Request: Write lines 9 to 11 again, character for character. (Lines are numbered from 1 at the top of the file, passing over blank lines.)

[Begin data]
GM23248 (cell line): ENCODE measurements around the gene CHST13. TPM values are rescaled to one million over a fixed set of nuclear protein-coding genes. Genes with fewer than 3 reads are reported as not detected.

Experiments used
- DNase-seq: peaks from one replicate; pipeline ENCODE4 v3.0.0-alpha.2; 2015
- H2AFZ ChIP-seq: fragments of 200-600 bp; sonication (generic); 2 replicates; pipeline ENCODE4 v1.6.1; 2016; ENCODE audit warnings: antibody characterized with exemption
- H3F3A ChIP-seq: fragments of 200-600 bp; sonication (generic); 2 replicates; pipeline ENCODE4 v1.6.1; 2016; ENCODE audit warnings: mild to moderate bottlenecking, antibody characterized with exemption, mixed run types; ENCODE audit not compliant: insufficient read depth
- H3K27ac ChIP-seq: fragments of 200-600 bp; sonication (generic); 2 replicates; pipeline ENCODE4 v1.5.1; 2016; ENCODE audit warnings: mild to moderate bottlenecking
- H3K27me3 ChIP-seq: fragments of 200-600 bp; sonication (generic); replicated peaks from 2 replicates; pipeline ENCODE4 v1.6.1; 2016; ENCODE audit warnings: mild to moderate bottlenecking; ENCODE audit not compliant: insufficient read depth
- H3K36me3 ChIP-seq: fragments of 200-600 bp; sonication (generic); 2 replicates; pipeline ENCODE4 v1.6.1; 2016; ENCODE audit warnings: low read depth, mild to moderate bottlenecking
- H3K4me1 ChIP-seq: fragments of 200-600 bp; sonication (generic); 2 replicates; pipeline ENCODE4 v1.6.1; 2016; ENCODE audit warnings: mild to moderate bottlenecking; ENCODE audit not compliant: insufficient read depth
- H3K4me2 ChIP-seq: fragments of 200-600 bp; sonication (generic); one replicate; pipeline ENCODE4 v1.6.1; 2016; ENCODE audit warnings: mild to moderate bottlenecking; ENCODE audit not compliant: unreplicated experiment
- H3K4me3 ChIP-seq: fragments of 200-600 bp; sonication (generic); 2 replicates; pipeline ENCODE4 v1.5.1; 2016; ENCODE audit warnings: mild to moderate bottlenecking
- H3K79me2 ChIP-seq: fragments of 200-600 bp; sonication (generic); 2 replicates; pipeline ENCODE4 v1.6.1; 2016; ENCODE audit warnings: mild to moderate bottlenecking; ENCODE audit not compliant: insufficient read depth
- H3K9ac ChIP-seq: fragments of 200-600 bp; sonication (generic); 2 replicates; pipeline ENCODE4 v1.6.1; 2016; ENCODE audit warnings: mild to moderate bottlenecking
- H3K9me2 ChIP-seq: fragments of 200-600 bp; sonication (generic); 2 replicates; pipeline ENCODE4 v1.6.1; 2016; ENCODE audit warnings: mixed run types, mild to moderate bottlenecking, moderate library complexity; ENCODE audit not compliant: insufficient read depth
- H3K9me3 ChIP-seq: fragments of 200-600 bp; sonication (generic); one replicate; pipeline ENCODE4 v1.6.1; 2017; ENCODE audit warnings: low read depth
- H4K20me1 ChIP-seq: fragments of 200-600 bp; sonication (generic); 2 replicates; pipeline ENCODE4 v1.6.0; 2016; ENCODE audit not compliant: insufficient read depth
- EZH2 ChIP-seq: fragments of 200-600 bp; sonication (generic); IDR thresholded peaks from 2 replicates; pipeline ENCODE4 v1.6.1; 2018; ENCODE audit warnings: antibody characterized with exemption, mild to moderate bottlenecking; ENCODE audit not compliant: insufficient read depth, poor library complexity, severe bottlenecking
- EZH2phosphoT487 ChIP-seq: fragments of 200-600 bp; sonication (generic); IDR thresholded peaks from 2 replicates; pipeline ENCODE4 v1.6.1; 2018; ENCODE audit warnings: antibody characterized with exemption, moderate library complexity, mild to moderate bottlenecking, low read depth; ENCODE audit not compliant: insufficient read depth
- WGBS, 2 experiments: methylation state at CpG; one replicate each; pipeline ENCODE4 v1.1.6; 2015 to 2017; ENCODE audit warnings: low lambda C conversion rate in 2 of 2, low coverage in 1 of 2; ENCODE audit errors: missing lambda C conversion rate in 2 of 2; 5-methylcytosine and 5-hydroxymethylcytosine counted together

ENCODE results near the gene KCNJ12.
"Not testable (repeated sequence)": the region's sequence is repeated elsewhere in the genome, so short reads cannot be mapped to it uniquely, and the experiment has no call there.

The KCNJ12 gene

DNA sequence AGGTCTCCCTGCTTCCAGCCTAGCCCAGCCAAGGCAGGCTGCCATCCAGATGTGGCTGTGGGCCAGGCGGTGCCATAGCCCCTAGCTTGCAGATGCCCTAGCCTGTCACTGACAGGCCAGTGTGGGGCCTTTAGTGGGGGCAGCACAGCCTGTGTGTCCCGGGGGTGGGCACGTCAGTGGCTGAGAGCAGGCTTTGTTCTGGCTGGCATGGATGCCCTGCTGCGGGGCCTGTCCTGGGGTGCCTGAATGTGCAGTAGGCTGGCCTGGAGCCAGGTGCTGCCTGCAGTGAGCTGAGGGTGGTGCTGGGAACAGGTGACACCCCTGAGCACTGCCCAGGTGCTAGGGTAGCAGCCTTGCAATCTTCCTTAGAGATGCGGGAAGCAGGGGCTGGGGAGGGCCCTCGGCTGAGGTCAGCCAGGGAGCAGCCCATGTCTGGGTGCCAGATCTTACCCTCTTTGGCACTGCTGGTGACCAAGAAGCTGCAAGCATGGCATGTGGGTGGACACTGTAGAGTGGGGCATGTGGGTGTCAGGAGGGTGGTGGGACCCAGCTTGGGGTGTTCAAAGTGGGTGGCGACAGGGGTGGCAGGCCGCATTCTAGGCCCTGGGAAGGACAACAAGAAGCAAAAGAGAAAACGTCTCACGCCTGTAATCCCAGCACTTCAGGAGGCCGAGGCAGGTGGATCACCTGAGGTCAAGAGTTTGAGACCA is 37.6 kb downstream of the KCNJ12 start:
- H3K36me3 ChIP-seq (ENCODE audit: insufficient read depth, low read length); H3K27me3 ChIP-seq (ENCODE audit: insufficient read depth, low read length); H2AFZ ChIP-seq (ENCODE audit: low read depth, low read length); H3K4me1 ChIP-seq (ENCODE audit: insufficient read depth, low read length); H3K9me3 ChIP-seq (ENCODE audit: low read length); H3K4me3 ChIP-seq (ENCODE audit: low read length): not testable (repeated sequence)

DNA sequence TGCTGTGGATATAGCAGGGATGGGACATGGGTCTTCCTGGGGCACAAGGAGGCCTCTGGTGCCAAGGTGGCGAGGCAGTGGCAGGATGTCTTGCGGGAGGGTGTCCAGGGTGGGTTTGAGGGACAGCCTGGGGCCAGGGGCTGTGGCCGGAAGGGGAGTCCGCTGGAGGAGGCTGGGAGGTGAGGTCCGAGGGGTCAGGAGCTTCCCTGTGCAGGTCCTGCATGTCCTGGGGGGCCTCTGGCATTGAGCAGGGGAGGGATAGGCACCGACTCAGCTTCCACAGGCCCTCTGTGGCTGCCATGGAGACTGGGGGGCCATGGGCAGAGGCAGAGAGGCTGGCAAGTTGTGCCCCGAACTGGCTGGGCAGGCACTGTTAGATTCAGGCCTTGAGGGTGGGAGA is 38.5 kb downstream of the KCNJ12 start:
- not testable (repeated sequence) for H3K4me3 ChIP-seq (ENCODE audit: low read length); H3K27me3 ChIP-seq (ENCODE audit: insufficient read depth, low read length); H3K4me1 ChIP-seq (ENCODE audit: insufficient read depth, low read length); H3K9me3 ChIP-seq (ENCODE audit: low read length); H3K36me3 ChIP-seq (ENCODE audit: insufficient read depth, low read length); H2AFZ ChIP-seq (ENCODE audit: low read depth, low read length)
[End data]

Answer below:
- H3K4me1 ChIP-seq: fragments of 200-600 bp; sonication (generic); 2 replicates; pipeline ENCODE4 v1.6.1; 2016; ENCODE audit warnings: mild to moderate bottlenecking; ENCODE audit not compliant: insufficient read depth
- H3K4me2 ChIP-seq: fragments of 200-600 bp; sonication (generic); one replicate; pipeline ENCODE4 v1.6.1; 2016; ENCODE audit warnings: mild to moderate bottlenecking; ENCODE audit not compliant: unreplicated experiment
- H3K4me3 ChIP-seq: fragments of 200-600 bp; sonication (generic); 2 replicates; pipeline ENCODE4 v1.5.1; 2016; ENCODE audit warnings: mild to moderate bottlenecking